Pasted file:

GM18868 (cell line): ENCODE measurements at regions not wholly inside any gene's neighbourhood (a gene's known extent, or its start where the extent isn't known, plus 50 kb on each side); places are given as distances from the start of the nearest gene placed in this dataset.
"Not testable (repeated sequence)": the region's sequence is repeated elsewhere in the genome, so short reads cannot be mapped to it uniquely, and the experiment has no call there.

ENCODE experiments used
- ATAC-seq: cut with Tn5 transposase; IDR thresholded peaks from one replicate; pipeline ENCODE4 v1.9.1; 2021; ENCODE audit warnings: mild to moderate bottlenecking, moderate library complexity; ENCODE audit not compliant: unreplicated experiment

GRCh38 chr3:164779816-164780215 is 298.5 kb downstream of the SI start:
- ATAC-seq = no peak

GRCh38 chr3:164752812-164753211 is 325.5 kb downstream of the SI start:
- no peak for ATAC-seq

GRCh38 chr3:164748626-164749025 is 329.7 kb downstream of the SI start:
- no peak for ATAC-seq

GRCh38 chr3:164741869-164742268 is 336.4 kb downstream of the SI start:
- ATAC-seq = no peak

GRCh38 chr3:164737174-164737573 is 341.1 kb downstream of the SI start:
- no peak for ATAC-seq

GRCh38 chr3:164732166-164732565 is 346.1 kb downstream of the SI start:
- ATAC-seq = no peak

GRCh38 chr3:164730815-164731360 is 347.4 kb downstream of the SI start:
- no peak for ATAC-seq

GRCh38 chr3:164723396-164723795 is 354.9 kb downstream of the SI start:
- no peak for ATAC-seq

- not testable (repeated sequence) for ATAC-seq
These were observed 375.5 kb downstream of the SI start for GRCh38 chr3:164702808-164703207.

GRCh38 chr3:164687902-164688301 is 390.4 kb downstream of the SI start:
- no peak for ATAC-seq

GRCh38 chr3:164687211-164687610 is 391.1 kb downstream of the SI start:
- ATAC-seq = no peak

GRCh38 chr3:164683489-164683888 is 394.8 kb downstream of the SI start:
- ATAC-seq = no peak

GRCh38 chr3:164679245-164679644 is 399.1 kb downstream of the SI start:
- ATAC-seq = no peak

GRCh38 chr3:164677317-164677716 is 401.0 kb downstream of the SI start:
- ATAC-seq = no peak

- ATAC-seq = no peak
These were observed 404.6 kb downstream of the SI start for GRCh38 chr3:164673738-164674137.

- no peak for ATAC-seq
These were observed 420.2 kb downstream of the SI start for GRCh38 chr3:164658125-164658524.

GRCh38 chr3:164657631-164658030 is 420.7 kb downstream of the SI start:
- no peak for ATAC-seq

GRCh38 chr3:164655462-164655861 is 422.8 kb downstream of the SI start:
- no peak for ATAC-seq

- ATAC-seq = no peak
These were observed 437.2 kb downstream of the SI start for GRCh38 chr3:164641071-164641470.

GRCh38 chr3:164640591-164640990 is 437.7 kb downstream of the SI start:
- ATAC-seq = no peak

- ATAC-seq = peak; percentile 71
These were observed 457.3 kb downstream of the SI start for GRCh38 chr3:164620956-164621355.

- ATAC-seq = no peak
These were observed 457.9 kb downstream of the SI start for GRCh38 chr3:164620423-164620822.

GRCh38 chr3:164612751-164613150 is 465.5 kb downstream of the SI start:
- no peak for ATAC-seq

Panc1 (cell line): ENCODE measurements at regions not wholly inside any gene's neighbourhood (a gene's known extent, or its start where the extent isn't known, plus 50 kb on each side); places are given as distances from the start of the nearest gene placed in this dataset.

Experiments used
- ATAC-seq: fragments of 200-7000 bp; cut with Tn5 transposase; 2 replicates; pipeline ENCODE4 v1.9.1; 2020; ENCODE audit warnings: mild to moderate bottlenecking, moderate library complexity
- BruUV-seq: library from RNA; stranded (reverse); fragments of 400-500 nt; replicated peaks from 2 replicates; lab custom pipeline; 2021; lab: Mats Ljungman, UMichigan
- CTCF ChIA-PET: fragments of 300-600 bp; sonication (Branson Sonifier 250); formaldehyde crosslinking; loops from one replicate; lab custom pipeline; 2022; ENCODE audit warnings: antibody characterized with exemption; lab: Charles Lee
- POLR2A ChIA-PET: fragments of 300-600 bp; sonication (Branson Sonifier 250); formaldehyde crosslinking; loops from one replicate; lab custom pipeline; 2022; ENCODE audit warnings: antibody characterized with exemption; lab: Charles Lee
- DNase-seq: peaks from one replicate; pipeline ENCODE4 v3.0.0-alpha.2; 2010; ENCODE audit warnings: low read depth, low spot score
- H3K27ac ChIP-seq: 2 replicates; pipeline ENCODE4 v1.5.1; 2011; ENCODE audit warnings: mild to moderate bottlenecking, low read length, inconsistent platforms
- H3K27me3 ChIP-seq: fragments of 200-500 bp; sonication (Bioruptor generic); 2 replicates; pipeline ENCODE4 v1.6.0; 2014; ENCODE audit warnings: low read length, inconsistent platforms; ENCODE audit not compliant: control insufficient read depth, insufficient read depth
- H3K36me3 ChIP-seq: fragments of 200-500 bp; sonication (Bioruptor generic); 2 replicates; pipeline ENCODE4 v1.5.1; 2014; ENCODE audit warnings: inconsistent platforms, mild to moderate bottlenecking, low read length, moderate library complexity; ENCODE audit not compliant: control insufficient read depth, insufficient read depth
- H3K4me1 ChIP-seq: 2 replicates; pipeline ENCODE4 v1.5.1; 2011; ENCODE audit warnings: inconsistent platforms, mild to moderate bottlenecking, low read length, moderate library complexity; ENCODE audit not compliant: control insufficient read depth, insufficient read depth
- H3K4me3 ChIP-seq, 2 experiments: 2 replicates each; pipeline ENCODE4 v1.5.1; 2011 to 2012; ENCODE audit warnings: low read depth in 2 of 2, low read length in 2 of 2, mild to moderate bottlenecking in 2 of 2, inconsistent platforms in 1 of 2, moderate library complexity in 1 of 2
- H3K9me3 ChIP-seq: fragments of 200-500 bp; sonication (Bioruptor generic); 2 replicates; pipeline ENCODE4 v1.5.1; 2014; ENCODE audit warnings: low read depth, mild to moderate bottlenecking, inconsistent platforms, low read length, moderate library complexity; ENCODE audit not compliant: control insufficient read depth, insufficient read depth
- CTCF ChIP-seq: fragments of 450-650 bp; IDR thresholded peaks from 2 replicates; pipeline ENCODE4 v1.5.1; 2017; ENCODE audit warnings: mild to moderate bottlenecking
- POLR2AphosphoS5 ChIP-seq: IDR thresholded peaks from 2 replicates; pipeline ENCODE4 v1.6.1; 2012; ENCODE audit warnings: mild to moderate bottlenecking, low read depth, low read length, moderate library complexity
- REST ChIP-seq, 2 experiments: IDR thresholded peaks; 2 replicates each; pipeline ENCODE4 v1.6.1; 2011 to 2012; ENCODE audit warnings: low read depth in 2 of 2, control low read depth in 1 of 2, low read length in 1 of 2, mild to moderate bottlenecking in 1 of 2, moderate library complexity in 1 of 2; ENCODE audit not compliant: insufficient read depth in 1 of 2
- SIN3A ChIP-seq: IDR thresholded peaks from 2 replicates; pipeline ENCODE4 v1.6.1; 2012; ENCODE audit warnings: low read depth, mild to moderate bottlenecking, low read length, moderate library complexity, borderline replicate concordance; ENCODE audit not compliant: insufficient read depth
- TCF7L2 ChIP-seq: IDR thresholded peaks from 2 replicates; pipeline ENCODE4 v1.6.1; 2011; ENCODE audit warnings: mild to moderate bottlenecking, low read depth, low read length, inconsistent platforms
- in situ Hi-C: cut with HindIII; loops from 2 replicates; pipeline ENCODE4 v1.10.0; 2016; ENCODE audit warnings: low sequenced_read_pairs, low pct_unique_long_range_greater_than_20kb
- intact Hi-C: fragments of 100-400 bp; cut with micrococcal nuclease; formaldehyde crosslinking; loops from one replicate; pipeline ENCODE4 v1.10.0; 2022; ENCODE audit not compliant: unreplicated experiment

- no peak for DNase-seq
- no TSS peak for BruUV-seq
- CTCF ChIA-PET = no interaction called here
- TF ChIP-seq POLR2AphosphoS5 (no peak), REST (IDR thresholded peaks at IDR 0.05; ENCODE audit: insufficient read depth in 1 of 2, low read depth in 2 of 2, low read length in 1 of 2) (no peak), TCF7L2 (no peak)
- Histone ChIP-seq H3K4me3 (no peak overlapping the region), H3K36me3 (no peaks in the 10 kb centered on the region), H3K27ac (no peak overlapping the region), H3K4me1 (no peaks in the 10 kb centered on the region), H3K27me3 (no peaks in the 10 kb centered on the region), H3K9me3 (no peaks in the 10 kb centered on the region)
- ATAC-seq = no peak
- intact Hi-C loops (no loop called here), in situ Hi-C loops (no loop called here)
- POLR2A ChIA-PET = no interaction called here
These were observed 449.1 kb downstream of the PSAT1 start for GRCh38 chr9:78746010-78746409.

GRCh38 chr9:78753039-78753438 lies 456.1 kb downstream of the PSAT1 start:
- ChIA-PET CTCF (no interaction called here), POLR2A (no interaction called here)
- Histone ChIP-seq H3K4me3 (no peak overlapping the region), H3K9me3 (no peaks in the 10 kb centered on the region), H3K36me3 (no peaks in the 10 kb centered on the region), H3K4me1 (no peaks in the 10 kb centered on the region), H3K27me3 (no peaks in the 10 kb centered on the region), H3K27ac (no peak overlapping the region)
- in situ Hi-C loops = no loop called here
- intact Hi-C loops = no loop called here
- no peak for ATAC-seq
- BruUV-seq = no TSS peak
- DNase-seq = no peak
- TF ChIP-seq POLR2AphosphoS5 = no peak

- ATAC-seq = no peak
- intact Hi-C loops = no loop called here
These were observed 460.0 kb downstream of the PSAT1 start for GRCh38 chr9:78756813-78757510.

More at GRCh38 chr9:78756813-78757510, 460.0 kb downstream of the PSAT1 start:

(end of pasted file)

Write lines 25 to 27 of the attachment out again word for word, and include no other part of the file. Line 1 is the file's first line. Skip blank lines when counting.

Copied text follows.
GRCh38 chr3:164687211-164687610 is 391.1 kb downstream of the SI start:
- ATAC-seq = no peak

GRCh38 chr3:164683489-164683888 is 394.8 kb downstream of the SI start: